Thursday, March 10, 2016

Rhode Trip with Corning Ware - Rhode Island Clam Chowder

I took a little "road trip" to the East Coast for dinner this evening.....

Not many people seem to know about Rhode Island Style Clam Chowder, aside from those that actually live in Rhode Island.   Maybe it's because of it's unassuming nature.  It's not flashy red and tomato laden like Manhattan Style, it's not loaded with cream and butter like New England Style.  It's sort of like "the clam chowder next door".  Humble and reserved...  Unpretentious and simple...yet unequivocally delicious.

It may be the least ostentatious of the three styles, but if you are a clam lover, then this is the Chowder for you.  No overpowering tomato, no cloying cream and butter, just clear brothy goodness, loaded with bits of clam, bacon and potato; accentuated with caramelized onions.

True, it should be made with Quahogs, but they are not available on the Left Coast, so I simply go with a combination of chopped & whole clams in a can (besides, I need the clam juice)

I think the true secret to the deliciousness of Rhode Island style Clam Chowder, isn't so much the clams, as it is the most over looked ingredient in your kitchen.... . These little babies.

It's time that Celery was given it's due.  Everyone is familiar with the ribs; they are one of the major players in Mirepoix, after all.  Some are familiar with Celery Root (Celeriac) shaved or julienne in salads or as a mash.  Celery Seed is even used is myriad recipes.... But not the leaves... WHY not the leaves?   They often just get tossed in the garbage.  It's time to think of Celery contributions to cooking, just as you would Cilantro.   Cilantro root and stems are used in Thai curries.. The leaves are used to adorn many Mexican dishes and the seeds (Coriander) are a key spice in the kitchen.   Just like Cilantro, Celery has many subtle flavors depending on which part you are using.   Adding Celery leaf at the end of cooking really adds a delightful "fresh" celery flavor to the soup and highlights the clams beautifully.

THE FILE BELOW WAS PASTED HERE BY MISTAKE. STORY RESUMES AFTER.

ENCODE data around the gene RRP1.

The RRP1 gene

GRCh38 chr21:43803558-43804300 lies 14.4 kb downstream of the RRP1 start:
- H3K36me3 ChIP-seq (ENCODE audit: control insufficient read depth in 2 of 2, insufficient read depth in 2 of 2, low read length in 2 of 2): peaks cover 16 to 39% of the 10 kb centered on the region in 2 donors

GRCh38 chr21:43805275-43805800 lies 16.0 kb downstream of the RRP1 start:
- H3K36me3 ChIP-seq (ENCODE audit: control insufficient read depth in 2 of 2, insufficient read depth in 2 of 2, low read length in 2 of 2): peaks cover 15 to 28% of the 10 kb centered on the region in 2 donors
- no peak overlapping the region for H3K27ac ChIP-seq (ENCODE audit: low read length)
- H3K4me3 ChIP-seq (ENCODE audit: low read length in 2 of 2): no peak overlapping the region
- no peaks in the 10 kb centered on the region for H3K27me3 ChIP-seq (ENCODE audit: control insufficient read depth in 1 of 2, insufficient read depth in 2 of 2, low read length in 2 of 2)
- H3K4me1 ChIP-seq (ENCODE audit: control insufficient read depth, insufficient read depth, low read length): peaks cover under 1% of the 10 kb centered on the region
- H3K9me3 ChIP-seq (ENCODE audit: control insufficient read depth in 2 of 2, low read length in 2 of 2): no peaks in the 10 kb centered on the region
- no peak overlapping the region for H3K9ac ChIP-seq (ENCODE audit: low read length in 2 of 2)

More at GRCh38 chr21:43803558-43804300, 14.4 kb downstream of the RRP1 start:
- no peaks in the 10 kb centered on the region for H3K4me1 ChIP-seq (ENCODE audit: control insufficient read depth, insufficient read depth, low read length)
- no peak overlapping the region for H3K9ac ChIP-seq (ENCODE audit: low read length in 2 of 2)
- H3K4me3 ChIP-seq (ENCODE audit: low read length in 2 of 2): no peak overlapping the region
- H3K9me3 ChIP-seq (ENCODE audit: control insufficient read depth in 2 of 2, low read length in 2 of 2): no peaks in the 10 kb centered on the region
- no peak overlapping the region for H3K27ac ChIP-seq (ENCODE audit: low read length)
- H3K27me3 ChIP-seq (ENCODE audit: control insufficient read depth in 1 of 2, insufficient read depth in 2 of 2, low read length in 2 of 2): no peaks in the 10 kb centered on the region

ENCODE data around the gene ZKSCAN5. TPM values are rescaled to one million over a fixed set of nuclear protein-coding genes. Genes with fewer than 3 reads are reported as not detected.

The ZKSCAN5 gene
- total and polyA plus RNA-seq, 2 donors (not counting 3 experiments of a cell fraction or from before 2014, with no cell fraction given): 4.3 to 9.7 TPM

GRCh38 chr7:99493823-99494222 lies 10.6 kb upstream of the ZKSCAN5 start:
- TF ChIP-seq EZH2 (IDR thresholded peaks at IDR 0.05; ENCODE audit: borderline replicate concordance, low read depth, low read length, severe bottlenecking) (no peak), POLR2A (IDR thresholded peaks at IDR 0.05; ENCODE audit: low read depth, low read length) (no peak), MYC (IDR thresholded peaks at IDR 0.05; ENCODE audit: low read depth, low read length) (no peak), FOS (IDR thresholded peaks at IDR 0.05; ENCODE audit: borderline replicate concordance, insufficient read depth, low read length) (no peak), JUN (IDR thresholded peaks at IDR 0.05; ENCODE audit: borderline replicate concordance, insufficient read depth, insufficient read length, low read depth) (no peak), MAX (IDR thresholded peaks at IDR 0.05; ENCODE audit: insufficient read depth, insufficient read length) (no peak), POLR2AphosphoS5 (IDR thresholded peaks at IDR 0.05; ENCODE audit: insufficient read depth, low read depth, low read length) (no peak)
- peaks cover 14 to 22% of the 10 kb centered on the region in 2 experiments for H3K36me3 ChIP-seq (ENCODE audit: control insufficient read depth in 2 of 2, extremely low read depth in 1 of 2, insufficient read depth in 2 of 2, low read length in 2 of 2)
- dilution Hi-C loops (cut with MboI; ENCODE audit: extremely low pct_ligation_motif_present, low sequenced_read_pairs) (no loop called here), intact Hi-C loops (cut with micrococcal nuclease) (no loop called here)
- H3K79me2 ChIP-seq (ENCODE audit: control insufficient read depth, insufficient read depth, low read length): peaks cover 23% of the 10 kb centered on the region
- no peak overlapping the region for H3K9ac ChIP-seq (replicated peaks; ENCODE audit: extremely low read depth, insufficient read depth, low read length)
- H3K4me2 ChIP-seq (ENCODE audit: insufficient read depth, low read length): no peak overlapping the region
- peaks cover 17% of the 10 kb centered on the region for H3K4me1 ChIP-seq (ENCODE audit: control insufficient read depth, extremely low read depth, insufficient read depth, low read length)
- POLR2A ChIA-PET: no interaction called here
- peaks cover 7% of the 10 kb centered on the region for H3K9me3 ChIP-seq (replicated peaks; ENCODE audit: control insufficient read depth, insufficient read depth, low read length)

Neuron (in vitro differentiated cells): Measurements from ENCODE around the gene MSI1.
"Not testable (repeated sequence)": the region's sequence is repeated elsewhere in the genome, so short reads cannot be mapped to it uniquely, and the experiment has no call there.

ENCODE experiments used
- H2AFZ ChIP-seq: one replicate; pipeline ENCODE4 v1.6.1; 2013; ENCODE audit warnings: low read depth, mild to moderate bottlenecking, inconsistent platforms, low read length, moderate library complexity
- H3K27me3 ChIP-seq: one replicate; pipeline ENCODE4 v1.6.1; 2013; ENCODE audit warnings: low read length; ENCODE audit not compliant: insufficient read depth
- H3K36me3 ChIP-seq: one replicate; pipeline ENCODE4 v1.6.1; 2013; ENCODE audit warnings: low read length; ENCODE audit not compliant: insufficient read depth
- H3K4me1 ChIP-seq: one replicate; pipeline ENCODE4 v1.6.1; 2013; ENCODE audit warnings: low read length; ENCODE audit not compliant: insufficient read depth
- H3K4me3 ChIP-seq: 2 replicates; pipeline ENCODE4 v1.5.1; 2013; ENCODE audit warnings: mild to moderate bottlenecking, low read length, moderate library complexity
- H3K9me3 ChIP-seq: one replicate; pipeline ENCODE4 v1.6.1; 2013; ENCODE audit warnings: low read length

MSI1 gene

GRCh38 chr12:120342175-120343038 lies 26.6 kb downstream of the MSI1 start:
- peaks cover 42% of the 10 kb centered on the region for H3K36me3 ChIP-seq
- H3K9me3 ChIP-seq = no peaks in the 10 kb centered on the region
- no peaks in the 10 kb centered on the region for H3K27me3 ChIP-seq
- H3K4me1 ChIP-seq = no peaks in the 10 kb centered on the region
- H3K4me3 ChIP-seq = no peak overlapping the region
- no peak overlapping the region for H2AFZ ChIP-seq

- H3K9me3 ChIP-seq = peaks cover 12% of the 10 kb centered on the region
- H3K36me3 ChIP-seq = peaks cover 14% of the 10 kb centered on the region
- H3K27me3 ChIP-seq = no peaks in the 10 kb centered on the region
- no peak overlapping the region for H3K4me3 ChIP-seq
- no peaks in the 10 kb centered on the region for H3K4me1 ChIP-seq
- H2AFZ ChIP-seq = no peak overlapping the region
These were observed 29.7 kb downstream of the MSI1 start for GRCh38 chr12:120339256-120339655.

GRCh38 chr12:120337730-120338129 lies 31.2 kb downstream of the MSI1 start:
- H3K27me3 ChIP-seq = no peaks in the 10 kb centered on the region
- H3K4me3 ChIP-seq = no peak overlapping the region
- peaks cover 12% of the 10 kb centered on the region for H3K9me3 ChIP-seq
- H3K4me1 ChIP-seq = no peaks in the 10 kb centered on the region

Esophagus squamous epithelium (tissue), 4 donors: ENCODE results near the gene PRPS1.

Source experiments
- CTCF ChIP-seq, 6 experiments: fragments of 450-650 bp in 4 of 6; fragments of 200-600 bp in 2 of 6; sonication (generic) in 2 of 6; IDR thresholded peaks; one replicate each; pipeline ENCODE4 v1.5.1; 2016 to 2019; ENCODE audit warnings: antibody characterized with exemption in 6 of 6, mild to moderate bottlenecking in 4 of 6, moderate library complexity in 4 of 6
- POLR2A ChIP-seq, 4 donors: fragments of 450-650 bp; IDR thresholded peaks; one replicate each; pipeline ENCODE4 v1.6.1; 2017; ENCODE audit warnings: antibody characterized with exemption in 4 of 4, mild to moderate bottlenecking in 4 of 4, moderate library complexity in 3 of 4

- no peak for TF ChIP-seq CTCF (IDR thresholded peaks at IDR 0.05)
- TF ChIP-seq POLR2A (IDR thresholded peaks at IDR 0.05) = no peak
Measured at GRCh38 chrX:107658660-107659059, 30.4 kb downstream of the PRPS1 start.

Rhode Island Style Clam Chowder

3 slices of Bacon, cut into matchsticks
3 TB Unsalted Butter
1 Onion, diced
4 Celery stalks, diced
2 cloves of Garlic, minced
3 TB All Purpose Flour
~2 cups Clam Juice (reserved from the canned clams)
4 cups Seafood Stock (or Fish, or Vegetable)
1/2 lb Yukon Gold potatoes, diced
1/2 lb Red Potatoes, diced
1 1/2 tsp dried Thyme
1 Bay leaf
1 lb Clam meat, drained & chopped (if using canned clams, you will need five 6.5oz cans to achieve the correct "drained" weight)
Celery Leaves, chopped
Kosher Salt
1/4 - 1/2 tsp Freshly ground Black Pepper

Corning Ware 4 quart Dutch Oven (P-34) or P-84 (4 quart Sauce Pot) or A-5 (5 quart Dutch Oven/Sauce Pot)

Heat your P-34-B over medium heat; when hot, add the Bacon and saute until crispy, then remove from the pot with a slotted spoon and set aside.

Add the Butter and allow it to melt and mingle with the Bacon Fat in the stock pot.  

Add the diced Onion and allow it to sweat until it begins to darken in color. (about 15 minutes)